Hearing loss in the elderly

Hearing loss in the elderly

Hearing loss in the elderly is an incredibly debilitating and isolating condition and it often goes undiagnosed for years. It affects more people than you would expect – 71% of over 70 year-olds and 42% of over 50 year-olds.

Most people who experience hearing loss as they get older do so due to a condition called presbyacusis, caused by wear and tear to the tiny hair cells in our inner ear.

Causes of hearing loss

There are lots of potential causes of hearing loss, which include:

  • noise exposure
  • infections caused by viruses – such as mumps, measles or rubella
  • genetics
  • certain medications that are toxic to the ear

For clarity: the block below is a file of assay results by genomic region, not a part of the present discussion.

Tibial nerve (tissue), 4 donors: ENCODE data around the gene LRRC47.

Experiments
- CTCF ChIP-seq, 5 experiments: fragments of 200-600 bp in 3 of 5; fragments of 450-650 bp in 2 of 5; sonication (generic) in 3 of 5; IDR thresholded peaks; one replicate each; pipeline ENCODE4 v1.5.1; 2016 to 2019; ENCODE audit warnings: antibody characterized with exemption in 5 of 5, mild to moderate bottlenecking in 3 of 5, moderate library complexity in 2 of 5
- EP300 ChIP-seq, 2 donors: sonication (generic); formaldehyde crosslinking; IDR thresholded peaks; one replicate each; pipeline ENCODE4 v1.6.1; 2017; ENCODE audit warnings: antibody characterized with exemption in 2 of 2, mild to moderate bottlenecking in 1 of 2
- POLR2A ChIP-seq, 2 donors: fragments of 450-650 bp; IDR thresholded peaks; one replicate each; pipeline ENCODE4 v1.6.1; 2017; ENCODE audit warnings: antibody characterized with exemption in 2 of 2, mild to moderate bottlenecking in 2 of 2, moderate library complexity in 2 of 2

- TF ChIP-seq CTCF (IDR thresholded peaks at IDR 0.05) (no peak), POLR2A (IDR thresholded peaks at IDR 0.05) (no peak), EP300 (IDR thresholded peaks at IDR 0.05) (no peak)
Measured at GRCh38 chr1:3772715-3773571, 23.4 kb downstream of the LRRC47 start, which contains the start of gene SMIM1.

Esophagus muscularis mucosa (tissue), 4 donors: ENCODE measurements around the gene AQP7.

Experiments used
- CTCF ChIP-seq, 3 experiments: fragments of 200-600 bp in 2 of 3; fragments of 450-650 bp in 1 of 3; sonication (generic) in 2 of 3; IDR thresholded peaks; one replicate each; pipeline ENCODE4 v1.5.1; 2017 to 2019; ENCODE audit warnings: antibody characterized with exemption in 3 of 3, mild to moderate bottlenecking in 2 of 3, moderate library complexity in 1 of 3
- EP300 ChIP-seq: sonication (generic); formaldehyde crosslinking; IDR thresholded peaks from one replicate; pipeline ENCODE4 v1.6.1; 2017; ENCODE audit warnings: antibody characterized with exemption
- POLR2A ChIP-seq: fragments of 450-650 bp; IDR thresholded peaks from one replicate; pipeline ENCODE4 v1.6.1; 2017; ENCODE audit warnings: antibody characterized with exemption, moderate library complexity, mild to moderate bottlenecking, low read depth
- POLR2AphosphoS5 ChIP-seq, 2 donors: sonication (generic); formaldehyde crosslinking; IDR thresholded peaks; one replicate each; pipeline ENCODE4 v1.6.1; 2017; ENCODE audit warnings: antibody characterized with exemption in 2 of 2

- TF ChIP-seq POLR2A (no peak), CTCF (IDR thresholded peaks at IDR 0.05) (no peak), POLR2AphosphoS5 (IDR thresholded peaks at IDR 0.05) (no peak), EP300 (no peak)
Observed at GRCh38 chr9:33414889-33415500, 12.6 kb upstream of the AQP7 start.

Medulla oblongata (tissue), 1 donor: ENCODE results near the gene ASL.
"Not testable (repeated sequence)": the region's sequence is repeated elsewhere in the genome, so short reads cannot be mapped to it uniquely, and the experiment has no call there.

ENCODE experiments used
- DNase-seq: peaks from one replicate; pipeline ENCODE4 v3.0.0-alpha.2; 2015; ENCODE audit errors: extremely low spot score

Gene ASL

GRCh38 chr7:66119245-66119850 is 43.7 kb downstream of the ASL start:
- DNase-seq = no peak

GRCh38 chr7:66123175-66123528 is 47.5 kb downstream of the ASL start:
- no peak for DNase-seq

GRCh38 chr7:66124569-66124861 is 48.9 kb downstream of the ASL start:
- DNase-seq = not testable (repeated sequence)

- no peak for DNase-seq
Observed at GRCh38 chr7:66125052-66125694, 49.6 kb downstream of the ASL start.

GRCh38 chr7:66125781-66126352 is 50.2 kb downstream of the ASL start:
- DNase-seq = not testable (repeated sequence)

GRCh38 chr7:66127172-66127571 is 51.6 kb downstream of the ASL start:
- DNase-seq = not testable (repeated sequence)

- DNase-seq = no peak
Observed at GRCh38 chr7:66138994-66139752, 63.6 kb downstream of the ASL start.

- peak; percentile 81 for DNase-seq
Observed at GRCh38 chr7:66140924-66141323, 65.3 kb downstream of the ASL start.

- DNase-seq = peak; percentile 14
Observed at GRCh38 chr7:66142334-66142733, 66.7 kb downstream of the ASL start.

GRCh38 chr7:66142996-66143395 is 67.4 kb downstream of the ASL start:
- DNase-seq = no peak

• other conditions such as non-cancerous growths that affect the auditory nerve or Meniere’s disease
  • build-up of earwax which can block ear canals and reduce hearing

Only about a third of people who could be helped by a hearing aid actually have one. So the first step is to persuade your parent to have a hearing test (and to have one regularly once their hearing has started to deteriorate). They can get a hearing test at their GP surgery (or at home if they are unable to get to the GP), and if necessary they will then be referred to an NHS audiology department or possibly to an Ear Nose Throat (ENT) clinic for further tests and any hearing aids they may need.

The NHS website has lots of useful information on this topic.

If you have experience of helping your parent with hearing loss or would like to see what others are talking about, join the Age Space Forum.